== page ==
Wheelhouse chairman Frank Ingari talks up the managed-services provider approach to CRM

By Michael Vizard, InfoWorld |  Software

BEST KNOWN AS a senior executive with Lotus during its heyday and later as the CEO of Shiva, Frank Ingari is back at the helm of a new company. As founder and chairman, Ingari is the driving force behind Wheelhouse, a managed-services provider for CRM (customer relationship management) applications. Unlike other companies in this space, Wheelhouse is not wedded to any particular application. Instead, Wheelhouse uses its expertise to host and run a variety of e-business applications. In an interview with InfoWorld Editor-in-Chief Michael Vizard, Ingari talks about why he thinks the managed-services provider model makes the most sense today for deploying CRM applications.

InfoWorld: What exactly does Wheelhouse do?

Ingari: Wheelhouse is a new kind of company. The best way to describe us is that we are a marketing technology solutions provider. We help Fortune 1000 companies interact with their customers in new and better ways. We help people deploy marketing-led CRM systems using E.piphany systems and Vignette systems and MarketSoft systems.

InfoWorld: Does Wheelhouse develop any software of its own?

Ingari: The software that we're building is at the platform layer [to] help us to do a better job of specifying, developing, deploying, and upgrading our customers systems. We tend to be involved in building an integrated view of the customer and an integrated set of policies that help you direct the activities of various systems. We provide remote management of those systems, so we're partnered with Exodus, and we also work with companies that have these applications running right in their own glass house. We actually have a very sophisticated data-center operation and service-bureau operation.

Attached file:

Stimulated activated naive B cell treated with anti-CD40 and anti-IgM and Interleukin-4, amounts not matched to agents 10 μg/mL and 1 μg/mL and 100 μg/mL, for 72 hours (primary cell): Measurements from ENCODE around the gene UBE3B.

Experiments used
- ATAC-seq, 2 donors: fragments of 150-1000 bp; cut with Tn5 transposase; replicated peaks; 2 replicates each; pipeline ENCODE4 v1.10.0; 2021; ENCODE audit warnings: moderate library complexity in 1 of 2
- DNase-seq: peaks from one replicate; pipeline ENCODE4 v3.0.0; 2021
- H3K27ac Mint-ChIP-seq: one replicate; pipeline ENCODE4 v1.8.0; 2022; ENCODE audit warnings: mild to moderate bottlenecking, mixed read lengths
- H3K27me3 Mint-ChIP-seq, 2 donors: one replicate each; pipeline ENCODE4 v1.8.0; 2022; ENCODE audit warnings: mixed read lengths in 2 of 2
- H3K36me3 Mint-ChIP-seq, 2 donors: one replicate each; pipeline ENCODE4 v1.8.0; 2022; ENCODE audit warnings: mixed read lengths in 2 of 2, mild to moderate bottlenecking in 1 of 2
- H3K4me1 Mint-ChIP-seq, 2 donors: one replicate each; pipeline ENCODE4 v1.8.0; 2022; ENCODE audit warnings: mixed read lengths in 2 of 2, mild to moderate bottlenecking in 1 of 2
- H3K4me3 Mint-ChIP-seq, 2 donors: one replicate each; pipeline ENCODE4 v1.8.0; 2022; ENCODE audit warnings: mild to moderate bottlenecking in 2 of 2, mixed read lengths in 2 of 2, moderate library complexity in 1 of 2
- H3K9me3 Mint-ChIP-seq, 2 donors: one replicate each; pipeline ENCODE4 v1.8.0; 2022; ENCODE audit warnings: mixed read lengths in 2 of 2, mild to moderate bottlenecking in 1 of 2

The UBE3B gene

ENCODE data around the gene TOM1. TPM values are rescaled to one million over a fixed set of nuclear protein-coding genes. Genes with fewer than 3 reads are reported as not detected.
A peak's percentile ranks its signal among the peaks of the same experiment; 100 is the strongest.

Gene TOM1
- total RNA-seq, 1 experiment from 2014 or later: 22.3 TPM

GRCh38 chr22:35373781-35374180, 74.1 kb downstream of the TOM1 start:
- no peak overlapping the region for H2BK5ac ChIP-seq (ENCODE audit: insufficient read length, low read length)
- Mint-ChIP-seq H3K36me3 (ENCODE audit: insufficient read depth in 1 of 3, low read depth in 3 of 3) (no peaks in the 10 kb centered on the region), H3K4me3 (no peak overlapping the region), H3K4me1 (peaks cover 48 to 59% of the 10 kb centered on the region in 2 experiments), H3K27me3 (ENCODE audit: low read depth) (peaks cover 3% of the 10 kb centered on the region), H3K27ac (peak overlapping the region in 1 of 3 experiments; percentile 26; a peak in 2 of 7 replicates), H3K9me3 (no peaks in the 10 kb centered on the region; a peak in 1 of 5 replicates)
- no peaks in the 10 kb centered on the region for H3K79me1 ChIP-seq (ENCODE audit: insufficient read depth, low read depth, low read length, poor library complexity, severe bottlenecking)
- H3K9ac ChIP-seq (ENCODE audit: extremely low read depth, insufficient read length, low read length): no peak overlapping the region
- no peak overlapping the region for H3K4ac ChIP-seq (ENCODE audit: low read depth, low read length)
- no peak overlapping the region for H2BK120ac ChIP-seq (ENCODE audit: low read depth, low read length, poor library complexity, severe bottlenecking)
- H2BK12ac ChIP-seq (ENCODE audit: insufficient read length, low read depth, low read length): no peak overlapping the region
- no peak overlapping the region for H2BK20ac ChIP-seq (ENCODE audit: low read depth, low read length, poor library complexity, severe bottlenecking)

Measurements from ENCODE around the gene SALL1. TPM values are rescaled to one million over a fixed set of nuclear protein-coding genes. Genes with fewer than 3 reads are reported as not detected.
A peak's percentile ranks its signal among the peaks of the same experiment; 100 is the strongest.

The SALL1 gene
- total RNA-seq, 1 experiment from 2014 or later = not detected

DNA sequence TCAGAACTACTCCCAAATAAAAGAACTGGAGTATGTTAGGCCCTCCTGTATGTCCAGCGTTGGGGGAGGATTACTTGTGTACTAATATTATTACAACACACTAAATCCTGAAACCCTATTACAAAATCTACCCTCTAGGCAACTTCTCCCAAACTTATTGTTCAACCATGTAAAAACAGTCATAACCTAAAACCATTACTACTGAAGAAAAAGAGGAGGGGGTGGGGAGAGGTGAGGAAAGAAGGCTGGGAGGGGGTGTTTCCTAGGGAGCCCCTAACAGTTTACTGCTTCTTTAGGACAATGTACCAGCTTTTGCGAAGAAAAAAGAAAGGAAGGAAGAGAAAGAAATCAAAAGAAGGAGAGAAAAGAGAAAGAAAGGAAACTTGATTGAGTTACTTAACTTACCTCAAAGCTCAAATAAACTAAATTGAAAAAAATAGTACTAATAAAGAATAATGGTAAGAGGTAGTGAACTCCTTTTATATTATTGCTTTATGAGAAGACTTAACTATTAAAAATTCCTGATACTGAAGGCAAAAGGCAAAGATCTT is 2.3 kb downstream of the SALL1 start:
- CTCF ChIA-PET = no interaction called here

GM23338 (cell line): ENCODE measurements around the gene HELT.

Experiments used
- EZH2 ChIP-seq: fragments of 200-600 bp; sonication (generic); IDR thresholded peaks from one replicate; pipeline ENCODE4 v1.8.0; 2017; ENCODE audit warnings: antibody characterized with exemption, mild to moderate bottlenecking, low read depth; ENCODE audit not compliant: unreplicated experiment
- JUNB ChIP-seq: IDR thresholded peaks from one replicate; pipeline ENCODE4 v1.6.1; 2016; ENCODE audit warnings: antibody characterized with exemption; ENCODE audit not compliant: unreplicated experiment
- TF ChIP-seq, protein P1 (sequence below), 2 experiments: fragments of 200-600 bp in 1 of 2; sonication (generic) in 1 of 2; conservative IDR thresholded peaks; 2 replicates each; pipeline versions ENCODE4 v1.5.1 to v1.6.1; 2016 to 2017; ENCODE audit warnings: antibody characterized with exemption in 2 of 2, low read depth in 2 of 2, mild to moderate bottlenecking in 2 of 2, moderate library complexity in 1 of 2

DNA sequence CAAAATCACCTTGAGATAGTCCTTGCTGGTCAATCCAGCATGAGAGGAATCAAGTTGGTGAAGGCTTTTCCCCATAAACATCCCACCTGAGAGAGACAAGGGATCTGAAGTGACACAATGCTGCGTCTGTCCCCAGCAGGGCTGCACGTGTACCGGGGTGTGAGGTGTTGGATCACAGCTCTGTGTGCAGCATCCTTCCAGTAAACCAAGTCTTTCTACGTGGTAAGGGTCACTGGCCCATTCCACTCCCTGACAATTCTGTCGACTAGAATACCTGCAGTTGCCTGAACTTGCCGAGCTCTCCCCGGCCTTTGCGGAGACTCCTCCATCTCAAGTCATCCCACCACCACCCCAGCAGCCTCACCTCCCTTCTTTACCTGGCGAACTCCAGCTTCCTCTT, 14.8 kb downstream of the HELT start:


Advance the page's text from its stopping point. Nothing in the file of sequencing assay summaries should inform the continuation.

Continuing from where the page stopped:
InfoWorld: What is it about CRM applications that make them a good fit for a managed-services provider?

Ingari: The databases and the applications are both very specifically constructed. The systems are complex; they require typically lots and lots of database tables with very specific interactions. And they're very performance sensitive.

InfoWorld: In your view, why is the managed-services provider approach better than just relying on a traditional hosted-services model?

Ingari: The problem with the hosting model is that Fortune 1000 companies are not likely to put strategic data and strategic applications at someone else's facility. The data and the applications are considered to be too valuable, and the CIO typically wants to control the performance and the bandwidth access to the applications. Hosting services introduce an indeterminate latency that makes it hard to determine whose problem it is if the application is running slowly. Typically the CIO wants these applications within his intranet.

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